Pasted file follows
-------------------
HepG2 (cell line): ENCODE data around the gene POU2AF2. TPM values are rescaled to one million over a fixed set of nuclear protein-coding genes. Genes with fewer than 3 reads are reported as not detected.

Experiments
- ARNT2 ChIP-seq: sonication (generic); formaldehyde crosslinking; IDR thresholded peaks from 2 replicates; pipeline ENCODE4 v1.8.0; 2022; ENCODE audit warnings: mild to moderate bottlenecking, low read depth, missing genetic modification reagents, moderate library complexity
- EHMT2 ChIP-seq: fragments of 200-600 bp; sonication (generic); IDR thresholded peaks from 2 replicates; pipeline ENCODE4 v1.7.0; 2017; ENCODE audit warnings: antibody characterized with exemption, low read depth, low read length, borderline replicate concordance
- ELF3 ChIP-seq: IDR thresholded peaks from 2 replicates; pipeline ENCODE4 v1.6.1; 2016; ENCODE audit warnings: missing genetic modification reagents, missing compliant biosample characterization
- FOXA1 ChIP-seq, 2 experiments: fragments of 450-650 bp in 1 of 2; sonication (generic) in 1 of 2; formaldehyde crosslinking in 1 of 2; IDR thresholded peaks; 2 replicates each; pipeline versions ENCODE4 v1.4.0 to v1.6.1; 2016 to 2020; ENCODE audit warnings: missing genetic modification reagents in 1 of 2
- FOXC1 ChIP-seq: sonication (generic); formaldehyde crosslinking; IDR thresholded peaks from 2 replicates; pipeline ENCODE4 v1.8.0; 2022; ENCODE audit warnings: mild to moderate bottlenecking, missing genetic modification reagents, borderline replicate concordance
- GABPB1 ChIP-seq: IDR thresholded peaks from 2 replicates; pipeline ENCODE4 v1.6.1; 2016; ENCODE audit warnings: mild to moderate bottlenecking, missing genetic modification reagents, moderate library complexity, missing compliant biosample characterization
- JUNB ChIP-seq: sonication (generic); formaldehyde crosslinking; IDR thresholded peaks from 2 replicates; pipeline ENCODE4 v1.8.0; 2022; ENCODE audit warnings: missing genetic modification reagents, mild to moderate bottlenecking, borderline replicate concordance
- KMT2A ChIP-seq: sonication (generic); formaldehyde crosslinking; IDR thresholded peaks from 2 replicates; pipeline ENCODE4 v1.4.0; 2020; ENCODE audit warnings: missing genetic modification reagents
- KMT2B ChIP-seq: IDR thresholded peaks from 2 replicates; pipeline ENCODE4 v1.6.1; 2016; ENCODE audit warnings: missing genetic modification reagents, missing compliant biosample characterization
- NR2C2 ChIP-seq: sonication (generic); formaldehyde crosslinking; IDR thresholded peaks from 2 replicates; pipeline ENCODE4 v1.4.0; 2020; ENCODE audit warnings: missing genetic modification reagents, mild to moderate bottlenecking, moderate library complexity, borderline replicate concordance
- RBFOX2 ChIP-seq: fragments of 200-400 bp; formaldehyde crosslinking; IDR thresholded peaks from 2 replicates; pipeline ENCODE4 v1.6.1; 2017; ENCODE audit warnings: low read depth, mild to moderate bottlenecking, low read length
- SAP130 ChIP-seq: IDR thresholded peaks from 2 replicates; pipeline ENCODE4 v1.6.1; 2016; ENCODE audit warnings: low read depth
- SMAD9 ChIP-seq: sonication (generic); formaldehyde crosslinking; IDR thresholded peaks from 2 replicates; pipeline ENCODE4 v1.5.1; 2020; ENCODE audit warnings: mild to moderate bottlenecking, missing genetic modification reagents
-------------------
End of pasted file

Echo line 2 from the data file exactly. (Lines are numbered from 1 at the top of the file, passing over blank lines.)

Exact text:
Experiments